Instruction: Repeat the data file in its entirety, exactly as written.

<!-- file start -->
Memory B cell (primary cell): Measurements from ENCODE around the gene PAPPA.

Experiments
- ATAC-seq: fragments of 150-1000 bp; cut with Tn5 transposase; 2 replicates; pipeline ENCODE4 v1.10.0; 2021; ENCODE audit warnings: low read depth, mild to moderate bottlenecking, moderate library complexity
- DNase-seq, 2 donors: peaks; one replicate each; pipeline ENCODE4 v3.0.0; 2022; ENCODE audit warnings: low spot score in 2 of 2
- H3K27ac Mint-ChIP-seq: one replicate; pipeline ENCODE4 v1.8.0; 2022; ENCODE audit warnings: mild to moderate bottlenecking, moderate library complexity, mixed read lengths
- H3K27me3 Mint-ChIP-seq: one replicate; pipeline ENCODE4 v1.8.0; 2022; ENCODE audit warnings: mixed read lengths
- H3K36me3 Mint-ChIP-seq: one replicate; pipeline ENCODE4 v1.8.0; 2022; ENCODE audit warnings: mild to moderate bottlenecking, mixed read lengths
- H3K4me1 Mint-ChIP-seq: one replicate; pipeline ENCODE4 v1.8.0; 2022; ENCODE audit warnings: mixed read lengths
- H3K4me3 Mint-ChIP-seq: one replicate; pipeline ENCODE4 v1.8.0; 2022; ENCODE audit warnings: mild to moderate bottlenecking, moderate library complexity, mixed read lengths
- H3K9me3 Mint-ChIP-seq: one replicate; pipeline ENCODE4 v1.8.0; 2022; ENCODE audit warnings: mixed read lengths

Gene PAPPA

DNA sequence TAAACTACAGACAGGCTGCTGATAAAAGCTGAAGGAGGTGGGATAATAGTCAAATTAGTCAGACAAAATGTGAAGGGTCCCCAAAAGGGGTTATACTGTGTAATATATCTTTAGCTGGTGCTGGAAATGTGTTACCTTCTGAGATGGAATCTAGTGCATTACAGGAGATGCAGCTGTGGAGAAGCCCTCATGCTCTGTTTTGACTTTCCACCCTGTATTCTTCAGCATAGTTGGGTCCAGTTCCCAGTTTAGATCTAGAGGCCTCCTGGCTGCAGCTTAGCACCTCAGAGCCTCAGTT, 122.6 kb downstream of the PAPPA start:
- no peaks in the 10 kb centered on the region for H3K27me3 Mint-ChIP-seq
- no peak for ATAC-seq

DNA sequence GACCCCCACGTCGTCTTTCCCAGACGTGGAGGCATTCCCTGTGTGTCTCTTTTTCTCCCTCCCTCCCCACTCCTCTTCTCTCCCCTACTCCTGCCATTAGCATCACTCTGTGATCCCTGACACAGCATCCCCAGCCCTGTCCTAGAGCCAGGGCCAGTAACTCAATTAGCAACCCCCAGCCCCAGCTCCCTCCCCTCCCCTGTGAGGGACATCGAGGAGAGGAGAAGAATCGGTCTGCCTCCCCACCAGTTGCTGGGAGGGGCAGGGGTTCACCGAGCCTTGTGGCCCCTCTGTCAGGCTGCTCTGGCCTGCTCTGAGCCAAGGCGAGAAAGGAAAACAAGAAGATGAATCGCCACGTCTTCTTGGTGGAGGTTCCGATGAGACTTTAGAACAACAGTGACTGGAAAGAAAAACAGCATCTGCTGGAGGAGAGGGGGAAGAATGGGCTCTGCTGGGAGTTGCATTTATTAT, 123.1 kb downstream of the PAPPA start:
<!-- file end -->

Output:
Memory B cell (primary cell): Measurements from ENCODE around the gene PAPPA.

Experiments
- ATAC-seq: fragments of 150-1000 bp; cut with Tn5 transposase; 2 replicates; pipeline ENCODE4 v1.10.0; 2021; ENCODE audit warnings: low read depth, mild to moderate bottlenecking, moderate library complexity
- DNase-seq, 2 donors: peaks; one replicate each; pipeline ENCODE4 v3.0.0; 2022; ENCODE audit warnings: low spot score in 2 of 2
- H3K27ac Mint-ChIP-seq: one replicate; pipeline ENCODE4 v1.8.0; 2022; ENCODE audit warnings: mild to moderate bottlenecking, moderate library complexity, mixed read lengths
- H3K27me3 Mint-ChIP-seq: one replicate; pipeline ENCODE4 v1.8.0; 2022; ENCODE audit warnings: mixed read lengths
- H3K36me3 Mint-ChIP-seq: one replicate; pipeline ENCODE4 v1.8.0; 2022; ENCODE audit warnings: mild to moderate bottlenecking, mixed read lengths
- H3K4me1 Mint-ChIP-seq: one replicate; pipeline ENCODE4 v1.8.0; 2022; ENCODE audit warnings: mixed read lengths
- H3K4me3 Mint-ChIP-seq: one replicate; pipeline ENCODE4 v1.8.0; 2022; ENCODE audit warnings: mild to moderate bottlenecking, moderate library complexity, mixed read lengths
- H3K9me3 Mint-ChIP-seq: one replicate; pipeline ENCODE4 v1.8.0; 2022; ENCODE audit warnings: mixed read lengths

Gene PAPPA

DNA sequence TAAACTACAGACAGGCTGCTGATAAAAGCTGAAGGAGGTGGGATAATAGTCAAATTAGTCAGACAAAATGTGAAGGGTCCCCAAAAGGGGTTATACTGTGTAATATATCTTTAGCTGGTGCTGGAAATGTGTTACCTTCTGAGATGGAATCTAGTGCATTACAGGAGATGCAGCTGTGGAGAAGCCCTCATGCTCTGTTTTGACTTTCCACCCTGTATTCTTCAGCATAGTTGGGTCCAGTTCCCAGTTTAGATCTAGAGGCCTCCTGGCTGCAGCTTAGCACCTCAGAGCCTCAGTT, 122.6 kb downstream of the PAPPA start:
- no peaks in the 10 kb centered on the region for H3K27me3 Mint-ChIP-seq
- no peak for ATAC-seq

DNA sequence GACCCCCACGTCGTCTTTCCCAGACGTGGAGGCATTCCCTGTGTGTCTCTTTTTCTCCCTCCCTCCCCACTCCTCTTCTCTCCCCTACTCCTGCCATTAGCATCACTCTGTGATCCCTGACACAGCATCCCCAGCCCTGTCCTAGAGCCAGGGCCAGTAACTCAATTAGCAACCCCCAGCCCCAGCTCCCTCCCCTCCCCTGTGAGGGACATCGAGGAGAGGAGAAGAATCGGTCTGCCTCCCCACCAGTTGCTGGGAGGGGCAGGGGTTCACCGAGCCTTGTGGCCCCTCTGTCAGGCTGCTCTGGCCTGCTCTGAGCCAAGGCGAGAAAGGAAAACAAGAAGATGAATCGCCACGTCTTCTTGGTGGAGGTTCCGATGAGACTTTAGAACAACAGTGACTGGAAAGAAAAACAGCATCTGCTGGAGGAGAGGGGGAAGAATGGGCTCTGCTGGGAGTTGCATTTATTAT, 123.1 kb downstream of the PAPPA start: